Al Gore may be kicking himself for helping to popularize the term “carbon footprint.” Even conservative think tanks have incorporated the phrase into their arsenals, using it last week to criticize the former vice president for his Tennessee mansion’s Texas-sized electric bills.

Before Gore became a crusader against global warming, there were no “carbon footprints,” according to a Nexis search of all news sources from 1980 to 2000. From 2000 to the beginning of 2006, there were 217 uses of the phrase, starting with a quote in the Seattle Times in November 2000 and gaining frequency the following spring, when the World Resources Institute posted an online carbon footprint calculator. Then in 2006, the year of the documentary “An Inconvenient Truth,” which featured Gore, and with the growing popularity of trading carbon credits to reduce one’s footprint, there were more than 1,000 mentions. In the first two months of this year, the term’s frequency was up to nearly 2,000.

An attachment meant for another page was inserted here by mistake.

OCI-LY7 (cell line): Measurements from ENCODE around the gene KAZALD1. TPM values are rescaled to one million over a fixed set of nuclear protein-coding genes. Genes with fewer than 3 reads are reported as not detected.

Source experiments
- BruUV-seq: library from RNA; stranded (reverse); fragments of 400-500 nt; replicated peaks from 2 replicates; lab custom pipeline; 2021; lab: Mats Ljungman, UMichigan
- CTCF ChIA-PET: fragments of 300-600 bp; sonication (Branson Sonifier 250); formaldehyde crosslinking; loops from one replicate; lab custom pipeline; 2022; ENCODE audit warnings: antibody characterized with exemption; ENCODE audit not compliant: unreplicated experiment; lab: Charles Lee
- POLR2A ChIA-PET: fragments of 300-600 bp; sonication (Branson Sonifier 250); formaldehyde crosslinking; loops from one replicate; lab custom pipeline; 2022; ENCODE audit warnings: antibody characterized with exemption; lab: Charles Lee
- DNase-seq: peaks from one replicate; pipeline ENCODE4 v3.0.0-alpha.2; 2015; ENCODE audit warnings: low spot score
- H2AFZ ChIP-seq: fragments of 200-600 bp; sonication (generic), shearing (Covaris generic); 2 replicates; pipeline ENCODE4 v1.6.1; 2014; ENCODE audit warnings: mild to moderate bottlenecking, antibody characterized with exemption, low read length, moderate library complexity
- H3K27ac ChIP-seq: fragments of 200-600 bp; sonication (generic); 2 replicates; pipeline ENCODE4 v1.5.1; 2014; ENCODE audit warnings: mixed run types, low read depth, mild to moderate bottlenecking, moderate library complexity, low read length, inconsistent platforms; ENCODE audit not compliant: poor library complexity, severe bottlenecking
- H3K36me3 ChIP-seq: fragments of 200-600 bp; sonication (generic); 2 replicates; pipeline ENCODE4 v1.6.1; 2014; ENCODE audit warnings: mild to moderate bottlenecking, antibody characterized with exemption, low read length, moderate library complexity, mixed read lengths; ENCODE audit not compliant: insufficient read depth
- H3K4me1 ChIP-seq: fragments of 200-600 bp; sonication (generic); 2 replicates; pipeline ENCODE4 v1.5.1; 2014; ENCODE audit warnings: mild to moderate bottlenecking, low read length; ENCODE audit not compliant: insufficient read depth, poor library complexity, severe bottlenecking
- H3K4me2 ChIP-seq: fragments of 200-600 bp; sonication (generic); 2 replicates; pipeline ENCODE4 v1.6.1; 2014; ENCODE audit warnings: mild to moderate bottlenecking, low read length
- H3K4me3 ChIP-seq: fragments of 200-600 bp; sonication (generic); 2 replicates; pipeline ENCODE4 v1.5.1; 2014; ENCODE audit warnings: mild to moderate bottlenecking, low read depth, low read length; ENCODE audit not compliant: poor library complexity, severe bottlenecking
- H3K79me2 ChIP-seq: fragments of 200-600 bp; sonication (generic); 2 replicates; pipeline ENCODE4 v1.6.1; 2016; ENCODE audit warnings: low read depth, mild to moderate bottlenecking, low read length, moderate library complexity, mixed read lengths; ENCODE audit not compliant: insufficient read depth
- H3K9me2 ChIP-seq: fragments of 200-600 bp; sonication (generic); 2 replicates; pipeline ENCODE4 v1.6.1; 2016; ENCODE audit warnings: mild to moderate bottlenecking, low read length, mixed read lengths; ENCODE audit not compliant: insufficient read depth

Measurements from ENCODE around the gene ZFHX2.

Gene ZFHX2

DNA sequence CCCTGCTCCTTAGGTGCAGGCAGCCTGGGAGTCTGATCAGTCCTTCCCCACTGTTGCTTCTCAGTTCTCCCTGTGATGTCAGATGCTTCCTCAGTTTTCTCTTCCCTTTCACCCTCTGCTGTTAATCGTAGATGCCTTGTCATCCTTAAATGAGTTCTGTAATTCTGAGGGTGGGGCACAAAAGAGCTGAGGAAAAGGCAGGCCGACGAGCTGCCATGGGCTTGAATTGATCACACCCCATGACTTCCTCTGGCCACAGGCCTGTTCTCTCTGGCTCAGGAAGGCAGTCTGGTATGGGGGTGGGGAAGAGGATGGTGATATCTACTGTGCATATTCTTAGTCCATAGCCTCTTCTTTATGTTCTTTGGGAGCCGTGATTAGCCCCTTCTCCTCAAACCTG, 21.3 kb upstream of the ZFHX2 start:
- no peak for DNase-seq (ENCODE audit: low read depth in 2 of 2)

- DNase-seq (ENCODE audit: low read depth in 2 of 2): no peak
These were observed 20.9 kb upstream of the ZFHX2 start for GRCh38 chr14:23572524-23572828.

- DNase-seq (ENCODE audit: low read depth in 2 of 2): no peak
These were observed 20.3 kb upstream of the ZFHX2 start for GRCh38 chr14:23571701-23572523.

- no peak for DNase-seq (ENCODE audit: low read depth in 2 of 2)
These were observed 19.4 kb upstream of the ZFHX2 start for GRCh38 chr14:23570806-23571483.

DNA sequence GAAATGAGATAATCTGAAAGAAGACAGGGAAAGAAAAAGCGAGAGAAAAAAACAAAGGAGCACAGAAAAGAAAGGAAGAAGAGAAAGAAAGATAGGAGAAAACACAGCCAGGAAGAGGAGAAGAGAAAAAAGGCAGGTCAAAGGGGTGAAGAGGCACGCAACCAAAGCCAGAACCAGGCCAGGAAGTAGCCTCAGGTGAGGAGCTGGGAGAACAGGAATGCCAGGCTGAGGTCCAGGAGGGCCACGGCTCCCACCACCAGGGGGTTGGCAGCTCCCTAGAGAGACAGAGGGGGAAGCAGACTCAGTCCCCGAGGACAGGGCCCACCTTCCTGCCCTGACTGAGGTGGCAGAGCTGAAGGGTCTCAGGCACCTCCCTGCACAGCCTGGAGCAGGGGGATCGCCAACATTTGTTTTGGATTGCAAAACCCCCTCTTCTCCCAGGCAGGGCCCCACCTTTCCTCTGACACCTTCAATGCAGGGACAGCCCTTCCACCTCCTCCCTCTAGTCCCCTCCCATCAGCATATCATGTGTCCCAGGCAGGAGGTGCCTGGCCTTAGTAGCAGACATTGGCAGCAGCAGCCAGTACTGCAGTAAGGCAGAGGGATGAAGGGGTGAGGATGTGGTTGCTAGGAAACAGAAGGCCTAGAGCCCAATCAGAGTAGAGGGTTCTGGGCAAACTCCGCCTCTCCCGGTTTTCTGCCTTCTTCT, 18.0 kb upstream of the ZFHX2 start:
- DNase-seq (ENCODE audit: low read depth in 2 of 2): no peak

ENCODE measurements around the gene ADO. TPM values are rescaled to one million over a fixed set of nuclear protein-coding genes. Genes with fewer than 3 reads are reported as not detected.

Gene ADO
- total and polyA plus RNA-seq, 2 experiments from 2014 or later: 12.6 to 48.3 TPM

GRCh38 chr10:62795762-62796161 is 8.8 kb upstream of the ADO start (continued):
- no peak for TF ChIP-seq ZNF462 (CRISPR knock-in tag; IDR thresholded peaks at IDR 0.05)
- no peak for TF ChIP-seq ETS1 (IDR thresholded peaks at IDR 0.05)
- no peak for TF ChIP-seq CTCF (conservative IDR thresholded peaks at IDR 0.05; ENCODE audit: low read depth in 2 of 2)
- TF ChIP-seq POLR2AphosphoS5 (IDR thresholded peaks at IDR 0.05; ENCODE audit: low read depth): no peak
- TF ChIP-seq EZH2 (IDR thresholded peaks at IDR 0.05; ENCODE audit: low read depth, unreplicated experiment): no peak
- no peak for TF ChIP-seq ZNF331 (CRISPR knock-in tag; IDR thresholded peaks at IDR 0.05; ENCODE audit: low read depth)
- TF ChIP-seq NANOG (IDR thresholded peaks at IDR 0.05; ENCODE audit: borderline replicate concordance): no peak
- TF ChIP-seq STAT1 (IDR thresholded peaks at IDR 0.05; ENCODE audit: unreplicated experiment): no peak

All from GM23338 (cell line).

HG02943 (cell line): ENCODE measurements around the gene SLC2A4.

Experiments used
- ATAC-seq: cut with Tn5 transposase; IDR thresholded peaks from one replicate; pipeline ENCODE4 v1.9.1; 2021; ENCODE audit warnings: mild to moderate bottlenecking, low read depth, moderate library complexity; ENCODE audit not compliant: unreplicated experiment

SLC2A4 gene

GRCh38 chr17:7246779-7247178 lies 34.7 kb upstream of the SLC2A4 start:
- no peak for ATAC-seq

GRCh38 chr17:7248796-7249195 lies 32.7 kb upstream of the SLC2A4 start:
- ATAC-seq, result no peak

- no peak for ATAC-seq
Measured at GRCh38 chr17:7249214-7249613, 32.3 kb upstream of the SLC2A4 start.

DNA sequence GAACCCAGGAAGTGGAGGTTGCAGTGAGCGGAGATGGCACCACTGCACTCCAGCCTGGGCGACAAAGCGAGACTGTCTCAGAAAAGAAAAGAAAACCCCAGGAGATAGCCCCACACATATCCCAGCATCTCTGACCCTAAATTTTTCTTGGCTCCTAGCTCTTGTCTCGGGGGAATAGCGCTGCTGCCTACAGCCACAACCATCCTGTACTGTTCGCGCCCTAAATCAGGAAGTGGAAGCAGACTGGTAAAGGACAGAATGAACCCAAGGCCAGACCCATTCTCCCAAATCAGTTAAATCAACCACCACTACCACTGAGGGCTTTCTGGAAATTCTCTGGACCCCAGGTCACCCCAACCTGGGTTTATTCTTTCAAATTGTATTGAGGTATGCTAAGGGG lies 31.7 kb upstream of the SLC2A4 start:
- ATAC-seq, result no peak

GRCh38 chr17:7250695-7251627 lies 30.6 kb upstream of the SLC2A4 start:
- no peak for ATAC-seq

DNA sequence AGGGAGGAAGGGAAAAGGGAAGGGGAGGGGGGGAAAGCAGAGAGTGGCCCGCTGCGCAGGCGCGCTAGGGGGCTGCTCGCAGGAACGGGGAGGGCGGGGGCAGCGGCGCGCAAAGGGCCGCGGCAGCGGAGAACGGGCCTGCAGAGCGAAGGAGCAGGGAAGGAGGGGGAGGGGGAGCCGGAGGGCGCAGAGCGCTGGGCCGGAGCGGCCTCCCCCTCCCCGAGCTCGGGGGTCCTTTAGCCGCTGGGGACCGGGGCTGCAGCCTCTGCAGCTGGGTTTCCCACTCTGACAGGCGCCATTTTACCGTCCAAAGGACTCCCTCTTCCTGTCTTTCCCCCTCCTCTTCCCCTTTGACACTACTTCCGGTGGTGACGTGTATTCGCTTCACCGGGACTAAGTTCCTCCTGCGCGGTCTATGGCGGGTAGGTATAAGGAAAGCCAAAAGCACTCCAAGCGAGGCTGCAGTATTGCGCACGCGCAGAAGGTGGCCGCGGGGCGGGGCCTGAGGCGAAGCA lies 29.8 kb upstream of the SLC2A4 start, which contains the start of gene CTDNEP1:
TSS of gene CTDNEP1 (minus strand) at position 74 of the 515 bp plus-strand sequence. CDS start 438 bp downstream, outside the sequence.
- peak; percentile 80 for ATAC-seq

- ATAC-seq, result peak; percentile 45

A footprint, literally, is the impression of a foot. Metaphorically, according to, it can apply to tire tracks, especially on wet pavement; the area affected by an increase in sound, as from an airplane; a satellite’s reach on Earth; and the predicted impact point for Earth-bound spacecraft and associated debris.


Although “carbon footprint” -- the amount of greenhouse gases, measured in units of carbon dioxide, that human activities produce -- hasn’t achieved dictionary status, it has gained political cachet, as

Gov. Arnold Schwarzenegger, among others, knows. Last week, the jet-setter governor was trying to reduce his oversized “carbon footprint” by buying trees for planting.